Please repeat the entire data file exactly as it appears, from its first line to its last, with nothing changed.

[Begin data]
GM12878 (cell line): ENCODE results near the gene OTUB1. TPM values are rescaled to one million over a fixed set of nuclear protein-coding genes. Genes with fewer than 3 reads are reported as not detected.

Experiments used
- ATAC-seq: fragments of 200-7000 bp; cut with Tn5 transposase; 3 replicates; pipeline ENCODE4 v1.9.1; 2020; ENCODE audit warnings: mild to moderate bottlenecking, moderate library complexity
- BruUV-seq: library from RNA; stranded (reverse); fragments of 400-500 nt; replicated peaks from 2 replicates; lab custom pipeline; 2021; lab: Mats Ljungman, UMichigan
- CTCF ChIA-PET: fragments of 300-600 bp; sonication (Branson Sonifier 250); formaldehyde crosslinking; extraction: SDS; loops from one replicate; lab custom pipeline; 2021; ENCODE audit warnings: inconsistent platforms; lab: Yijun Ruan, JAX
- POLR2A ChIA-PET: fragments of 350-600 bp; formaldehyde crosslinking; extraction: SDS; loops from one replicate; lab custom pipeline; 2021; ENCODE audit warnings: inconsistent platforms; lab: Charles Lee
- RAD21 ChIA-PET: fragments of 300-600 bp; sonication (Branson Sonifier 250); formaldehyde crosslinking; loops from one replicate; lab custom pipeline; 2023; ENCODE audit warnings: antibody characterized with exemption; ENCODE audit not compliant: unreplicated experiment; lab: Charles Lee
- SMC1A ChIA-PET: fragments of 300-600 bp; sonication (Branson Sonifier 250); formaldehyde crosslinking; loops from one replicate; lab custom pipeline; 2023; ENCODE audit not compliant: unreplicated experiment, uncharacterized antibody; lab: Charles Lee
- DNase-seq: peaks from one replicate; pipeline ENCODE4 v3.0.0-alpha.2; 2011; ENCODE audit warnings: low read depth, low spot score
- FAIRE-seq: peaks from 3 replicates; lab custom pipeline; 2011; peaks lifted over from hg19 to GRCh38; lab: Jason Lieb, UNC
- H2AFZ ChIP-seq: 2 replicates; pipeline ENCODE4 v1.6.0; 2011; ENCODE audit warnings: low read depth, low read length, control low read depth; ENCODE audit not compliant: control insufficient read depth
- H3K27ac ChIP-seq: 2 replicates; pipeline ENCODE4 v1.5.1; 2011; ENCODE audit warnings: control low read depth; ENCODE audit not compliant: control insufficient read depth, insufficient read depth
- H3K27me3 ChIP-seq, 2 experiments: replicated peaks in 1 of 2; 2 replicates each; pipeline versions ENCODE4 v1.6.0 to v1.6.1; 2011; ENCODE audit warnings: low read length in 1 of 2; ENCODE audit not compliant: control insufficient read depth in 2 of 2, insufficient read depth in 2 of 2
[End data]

GM12878 (cell line): ENCODE results near the gene OTUB1. TPM values are rescaled to one million over a fixed set of nuclear protein-coding genes. Genes with fewer than 3 reads are reported as not detected.

Experiments used
- ATAC-seq: fragments of 200-7000 bp; cut with Tn5 transposase; 3 replicates; pipeline ENCODE4 v1.9.1; 2020; ENCODE audit warnings: mild to moderate bottlenecking, moderate library complexity
- BruUV-seq: library from RNA; stranded (reverse); fragments of 400-500 nt; replicated peaks from 2 replicates; lab custom pipeline; 2021; lab: Mats Ljungman, UMichigan
- CTCF ChIA-PET: fragments of 300-600 bp; sonication (Branson Sonifier 250); formaldehyde crosslinking; extraction: SDS; loops from one replicate; lab custom pipeline; 2021; ENCODE audit warnings: inconsistent platforms; lab: Yijun Ruan, JAX
- POLR2A ChIA-PET: fragments of 350-600 bp; formaldehyde crosslinking; extraction: SDS; loops from one replicate; lab custom pipeline; 2021; ENCODE audit warnings: inconsistent platforms; lab: Charles Lee
- RAD21 ChIA-PET: fragments of 300-600 bp; sonication (Branson Sonifier 250); formaldehyde crosslinking; loops from one replicate; lab custom pipeline; 2023; ENCODE audit warnings: antibody characterized with exemption; ENCODE audit not compliant: unreplicated experiment; lab: Charles Lee
- SMC1A ChIA-PET: fragments of 300-600 bp; sonication (Branson Sonifier 250); formaldehyde crosslinking; loops from one replicate; lab custom pipeline; 2023; ENCODE audit not compliant: unreplicated experiment, uncharacterized antibody; lab: Charles Lee
- DNase-seq: peaks from one replicate; pipeline ENCODE4 v3.0.0-alpha.2; 2011; ENCODE audit warnings: low read depth, low spot score
- FAIRE-seq: peaks from 3 replicates; lab custom pipeline; 2011; peaks lifted over from hg19 to GRCh38; lab: Jason Lieb, UNC
- H2AFZ ChIP-seq: 2 replicates; pipeline ENCODE4 v1.6.0; 2011; ENCODE audit warnings: low read depth, low read length, control low read depth; ENCODE audit not compliant: control insufficient read depth
- H3K27ac ChIP-seq: 2 replicates; pipeline ENCODE4 v1.5.1; 2011; ENCODE audit warnings: control low read depth; ENCODE audit not compliant: control insufficient read depth, insufficient read depth
- H3K27me3 ChIP-seq, 2 experiments: replicated peaks in 1 of 2; 2 replicates each; pipeline versions ENCODE4 v1.6.0 to v1.6.1; 2011; ENCODE audit warnings: low read length in 1 of 2; ENCODE audit not compliant: control insufficient read depth in 2 of 2, insufficient read depth in 2 of 2